Use this URL to cite or link to this record in EThOS: http://ethos.bl.uk/OrderDetails.do?uin=uk.bl.ethos.653827
Title: Early intervention in literacy : a study of implementation in six Scottish primary schools
Author: Leslie, M.
Awarding Body: University of Edinburgh
Current Institution: University of Edinburgh
Date of Award: 2004
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Abstract:
This investigation studied a cluster of six primary schools during a period when they undertook a classroom-based early intervention initiative aimed at literacy standards. The schools were situated in, or close to, an urban area of multi-disadvantage. The aim was to discover more about the impact of early intervention in literacy for socio-economically disadvantaged children; the process of school involvement in the intervention and participants’ experiences and perceptions of any change processes that took place. A mixed-method research design was employed where both quantitative and qualitative methodologies were used. The study was longitudinal in design. The sample numbered 665 children and 57 adult participants in total. The intervention had the most positive impact for children tested on entry to Primary 2. During their first year at school the more socio-economically advantaged children were more likely than their less advantaged peers to have benefited from involvement in the intervention. It is possible that children needed to have reached a certain point in the continuum of literacy learning to benefit. Arguably, this finding coupled with the differential on entry to school in terms of their baseline scores has important implications for the nature of literacy intervention at the Primary 1 stage. Small group and individual approaches facilitated by the recruitment of teams of personnel working within the classroom setting, an approach initiated by schools in this study, may be a strategy worthy of development and further research. The metacognitive process of ‘thinking about thinking’ (Jacob and Paris, 1987) was apparent in children’s accounts. A range of evidence suggests that the children had a developing understanding of the purpose of their literacy instruction and the benefits of learning to read and write: a finding that seems to contradict the conclusions of earlier studies. There was evidence to suggest that aspects of multi-level change had taken place during the intervention. Some changes were planned for as part of the intervention, while others were unexpected, emerging as the dynamic of the intervention got underway. It seems that collaboration between a cluster of schools and external agents may be a particularly powerful combination that strengthens and supports individual headteacher’s capacity for initiating and implementing change.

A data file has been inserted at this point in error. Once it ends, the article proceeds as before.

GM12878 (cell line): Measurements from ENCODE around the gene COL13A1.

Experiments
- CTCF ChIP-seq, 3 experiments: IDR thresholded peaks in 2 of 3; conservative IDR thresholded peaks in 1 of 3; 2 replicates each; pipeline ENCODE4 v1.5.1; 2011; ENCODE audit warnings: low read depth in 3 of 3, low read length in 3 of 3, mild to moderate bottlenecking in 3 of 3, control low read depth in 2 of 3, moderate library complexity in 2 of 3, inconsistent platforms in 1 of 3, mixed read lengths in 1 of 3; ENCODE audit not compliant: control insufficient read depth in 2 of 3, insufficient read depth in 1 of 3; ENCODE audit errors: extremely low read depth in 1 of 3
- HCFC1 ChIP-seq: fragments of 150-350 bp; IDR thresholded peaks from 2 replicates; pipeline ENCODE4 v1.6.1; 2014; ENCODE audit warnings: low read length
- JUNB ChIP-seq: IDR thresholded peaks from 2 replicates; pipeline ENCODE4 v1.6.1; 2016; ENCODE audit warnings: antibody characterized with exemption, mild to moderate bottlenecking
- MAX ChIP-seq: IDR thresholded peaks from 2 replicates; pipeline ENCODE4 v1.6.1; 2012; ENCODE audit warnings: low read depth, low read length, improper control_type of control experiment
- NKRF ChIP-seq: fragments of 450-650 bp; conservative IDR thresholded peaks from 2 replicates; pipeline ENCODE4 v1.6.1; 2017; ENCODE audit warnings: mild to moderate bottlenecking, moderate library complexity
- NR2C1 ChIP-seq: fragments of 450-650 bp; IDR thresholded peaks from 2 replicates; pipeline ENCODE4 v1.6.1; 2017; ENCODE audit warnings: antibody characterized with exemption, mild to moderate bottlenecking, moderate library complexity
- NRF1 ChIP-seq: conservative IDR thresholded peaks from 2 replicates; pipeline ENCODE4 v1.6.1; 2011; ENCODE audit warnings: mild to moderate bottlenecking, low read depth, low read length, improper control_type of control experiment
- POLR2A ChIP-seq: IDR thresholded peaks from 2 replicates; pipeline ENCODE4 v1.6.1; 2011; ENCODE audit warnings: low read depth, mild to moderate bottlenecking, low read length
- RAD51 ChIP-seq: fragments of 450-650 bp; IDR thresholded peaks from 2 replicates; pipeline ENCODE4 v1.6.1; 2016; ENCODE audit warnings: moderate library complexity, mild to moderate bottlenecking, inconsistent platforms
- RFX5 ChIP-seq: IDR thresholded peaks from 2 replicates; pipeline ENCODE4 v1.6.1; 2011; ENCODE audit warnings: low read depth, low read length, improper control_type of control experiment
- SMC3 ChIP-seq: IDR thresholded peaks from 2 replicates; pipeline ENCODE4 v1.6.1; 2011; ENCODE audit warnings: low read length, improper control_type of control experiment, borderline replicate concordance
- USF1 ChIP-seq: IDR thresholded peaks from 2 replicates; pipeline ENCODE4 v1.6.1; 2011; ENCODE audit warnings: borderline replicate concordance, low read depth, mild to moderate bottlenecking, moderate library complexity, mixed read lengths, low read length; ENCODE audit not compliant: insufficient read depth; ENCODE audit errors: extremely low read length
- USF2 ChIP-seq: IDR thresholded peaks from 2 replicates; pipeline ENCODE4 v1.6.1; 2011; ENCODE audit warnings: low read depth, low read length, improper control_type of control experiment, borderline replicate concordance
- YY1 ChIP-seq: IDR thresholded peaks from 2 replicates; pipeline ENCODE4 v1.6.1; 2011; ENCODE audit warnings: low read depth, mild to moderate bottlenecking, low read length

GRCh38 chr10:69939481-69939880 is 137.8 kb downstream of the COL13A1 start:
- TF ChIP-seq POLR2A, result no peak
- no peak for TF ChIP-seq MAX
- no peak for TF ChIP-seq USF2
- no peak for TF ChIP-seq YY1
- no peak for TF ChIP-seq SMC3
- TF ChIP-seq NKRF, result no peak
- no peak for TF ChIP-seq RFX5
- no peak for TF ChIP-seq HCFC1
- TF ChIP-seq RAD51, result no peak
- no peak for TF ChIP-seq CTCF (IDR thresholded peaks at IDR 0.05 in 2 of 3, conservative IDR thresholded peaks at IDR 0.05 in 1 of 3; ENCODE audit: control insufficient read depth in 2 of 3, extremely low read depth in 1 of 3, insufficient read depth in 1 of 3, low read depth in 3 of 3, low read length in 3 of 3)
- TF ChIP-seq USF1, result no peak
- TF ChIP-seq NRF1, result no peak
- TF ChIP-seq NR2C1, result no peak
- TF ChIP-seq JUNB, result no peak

Supervisor: Not available Sponsor: Not available
Qualification Name: Thesis (Ph.D.) Qualification Level: Doctoral
EThOS ID: uk.bl.ethos.653827  DOI: Not available
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